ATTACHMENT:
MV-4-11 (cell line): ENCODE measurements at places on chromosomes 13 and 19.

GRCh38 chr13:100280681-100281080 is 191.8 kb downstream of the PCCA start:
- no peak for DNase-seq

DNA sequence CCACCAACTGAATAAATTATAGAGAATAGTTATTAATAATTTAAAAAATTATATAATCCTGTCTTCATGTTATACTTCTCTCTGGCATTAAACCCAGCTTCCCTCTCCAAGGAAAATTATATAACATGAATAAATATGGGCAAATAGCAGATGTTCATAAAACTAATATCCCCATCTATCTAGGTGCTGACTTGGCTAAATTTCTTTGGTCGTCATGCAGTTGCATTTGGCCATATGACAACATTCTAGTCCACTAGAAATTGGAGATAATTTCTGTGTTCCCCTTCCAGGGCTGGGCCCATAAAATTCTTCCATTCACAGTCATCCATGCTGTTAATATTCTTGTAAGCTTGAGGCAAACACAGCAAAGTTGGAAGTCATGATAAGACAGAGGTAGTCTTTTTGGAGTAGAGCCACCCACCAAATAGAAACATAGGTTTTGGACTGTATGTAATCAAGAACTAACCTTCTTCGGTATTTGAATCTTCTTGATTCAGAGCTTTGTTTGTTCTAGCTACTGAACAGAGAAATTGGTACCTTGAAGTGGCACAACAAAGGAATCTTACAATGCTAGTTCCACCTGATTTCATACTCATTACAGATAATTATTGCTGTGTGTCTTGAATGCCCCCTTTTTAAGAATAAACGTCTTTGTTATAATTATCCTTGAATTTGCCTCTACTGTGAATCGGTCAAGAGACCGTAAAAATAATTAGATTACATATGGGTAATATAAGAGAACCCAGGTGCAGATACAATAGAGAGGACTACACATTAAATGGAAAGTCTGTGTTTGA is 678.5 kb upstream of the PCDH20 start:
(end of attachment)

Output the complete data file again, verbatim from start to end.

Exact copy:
MV-4-11 (cell line): ENCODE measurements at places on chromosomes 13 and 19.

GRCh38 chr13:100280681-100281080 is 191.8 kb downstream of the PCCA start:
- no peak for DNase-seq

DNA sequence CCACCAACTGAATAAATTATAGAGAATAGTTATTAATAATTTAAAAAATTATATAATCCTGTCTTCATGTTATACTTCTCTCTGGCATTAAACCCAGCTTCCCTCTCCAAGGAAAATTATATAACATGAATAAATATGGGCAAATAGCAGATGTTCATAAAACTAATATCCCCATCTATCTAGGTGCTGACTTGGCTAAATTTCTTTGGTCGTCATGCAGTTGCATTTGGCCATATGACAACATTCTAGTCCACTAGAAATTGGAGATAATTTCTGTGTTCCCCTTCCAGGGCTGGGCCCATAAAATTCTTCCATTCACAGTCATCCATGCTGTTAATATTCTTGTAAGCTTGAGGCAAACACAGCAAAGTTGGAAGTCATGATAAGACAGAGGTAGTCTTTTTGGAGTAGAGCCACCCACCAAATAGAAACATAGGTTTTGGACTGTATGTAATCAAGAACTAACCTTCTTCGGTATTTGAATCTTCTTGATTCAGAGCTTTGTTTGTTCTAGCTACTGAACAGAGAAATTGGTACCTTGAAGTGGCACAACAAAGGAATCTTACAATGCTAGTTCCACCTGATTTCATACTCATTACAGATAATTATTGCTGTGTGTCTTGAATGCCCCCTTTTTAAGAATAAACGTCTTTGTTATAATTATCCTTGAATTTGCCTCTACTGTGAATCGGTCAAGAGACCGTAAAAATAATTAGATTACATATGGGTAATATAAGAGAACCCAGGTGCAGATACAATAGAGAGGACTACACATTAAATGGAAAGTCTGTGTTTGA is 678.5 kb upstream of the PCDH20 start: